Saturday, March 22, 2008

This is hilarious, not just because of the violent rape of logic we see in this video. How can one person be Muslim and go to a racist church? How can Obama be allied with Osama bin Laden and be gay? You really can't have it both ways, even though McBain once shot down some Commie Nazis. Whatever the truthiness of these claims may be, it makes sense to support whoever irks the semi-literate white trash who created and posted this video. Besides, I've always hoped for a Muslim in the White House. The guy who posted this video describes himself as "active duty military". I just hope he doesn't deal with anyone smart enough to know how many toes they have.

Sunday, March 16, 2008

Hyperbole and myopia are nothing new to journalism, but this article in yesterday's London (Ontario) Free Press is a horrendous example. It also demonstrates how dramatically our conception of physical exertion has sunk. Never mind that the Free Press considers a healthy 58-year old man walking 40 minutes every day for 7 years to be newsworthy. Far more troubling is that he is described as "Obsessive. Compulsive. Maybe even crazy." There are people out there, strange people but people nonetheless, who have running streaks dating back almost four decades. There are probably at least one million people in the world who, out of necessity, walk more than 40 minutes a day and have been doing so for a very long time. The Tarahumara of northern Mexico can run over 100 km while chasing down dinner, and they don't need finisher's medals to make themselves feel better.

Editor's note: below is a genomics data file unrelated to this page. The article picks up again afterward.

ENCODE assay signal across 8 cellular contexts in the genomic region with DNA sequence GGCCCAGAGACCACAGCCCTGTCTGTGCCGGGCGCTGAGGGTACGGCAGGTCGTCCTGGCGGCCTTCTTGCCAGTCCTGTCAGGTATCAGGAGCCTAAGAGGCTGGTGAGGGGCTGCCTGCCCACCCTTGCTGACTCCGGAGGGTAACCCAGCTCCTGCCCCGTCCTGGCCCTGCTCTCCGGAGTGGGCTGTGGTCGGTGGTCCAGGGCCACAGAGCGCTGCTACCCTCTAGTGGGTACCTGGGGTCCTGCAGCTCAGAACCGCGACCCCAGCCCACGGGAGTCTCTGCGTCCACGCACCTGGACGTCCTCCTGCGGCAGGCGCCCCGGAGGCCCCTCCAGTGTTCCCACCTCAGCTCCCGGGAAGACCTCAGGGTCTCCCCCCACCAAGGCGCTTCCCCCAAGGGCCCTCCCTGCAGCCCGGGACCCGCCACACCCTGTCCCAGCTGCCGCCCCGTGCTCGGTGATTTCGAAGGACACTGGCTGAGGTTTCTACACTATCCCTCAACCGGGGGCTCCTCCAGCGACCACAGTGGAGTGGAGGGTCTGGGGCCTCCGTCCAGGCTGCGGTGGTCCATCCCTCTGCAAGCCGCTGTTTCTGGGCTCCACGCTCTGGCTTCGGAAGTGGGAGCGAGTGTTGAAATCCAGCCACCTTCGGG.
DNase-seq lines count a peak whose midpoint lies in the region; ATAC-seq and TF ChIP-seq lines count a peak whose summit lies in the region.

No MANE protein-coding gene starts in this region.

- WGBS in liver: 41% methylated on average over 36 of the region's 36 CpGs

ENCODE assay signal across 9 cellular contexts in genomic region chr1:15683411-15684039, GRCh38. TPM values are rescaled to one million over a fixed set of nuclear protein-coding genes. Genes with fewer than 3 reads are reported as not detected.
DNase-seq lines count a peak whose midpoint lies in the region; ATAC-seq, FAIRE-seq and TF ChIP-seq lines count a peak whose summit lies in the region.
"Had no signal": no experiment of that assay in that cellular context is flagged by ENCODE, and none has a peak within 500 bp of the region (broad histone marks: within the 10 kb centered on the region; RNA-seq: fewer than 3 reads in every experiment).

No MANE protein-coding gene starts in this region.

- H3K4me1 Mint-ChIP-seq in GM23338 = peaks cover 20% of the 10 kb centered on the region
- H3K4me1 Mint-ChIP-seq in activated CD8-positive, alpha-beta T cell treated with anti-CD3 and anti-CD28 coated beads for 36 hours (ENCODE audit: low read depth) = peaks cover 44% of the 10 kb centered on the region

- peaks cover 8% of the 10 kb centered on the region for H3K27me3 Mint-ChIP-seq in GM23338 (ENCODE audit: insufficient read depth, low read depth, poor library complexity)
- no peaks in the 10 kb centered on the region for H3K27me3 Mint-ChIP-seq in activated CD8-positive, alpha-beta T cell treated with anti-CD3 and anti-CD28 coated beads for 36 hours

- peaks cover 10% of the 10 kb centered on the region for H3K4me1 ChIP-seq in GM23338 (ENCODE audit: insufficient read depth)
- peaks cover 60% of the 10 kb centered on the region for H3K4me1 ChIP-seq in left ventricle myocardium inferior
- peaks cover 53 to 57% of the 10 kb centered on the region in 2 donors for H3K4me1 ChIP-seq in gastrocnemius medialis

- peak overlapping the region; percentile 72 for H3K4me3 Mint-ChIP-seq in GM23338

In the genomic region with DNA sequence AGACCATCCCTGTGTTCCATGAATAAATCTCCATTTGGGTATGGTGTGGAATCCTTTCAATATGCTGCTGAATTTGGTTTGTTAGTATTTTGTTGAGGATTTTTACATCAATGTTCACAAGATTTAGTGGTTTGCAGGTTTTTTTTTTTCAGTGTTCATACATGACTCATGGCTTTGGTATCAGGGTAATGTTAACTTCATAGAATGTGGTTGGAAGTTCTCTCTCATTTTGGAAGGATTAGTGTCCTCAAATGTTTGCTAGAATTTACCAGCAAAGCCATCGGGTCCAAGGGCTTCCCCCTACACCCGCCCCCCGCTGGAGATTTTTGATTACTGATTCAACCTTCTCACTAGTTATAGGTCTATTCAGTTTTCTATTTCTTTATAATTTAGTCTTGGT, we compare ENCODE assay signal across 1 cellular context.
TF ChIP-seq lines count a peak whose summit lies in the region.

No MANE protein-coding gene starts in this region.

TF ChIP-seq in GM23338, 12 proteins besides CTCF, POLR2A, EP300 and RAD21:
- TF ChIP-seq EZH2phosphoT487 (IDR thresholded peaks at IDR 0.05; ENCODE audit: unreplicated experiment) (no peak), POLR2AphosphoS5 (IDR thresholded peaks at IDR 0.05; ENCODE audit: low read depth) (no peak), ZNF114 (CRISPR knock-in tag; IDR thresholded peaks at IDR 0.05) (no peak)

If less than an hour of daily low-intensity movement germane to our existence is considered newsworthy, we're in some serious trouble. Far more newsworthy, and just as alarming, is that Canadians watch a whopping 21 hours of television per week on average! That's a sixth of your waking life spent watching television! Most of these people, it's safe to say, also complain about not having enough time to do other things.

Tuesday, March 11, 2008

Alex complains that this space has become "dark and weird", a charge I wish to respond to by pointing out that, one day, our aging sun will become 256 times bigger and 2,730 times brighter. This, of course is bad news for our humble blue-green planet. In this edition of Ask a Science Student, we will discuss an upcoming article in the Monthly Notices of the Royal Astronomical Society, according to which Earth will be consumed by this out-of-control sun, but not for another 7 billion years or so. Fortunately, most of us will be dead by then, except for those who restrict their caloric intake and eat (or restrict, depending on what's fashionable) their anti-oxidants. I now turn over the keyboard to Riyaad to comment on this topic and to answer your questions.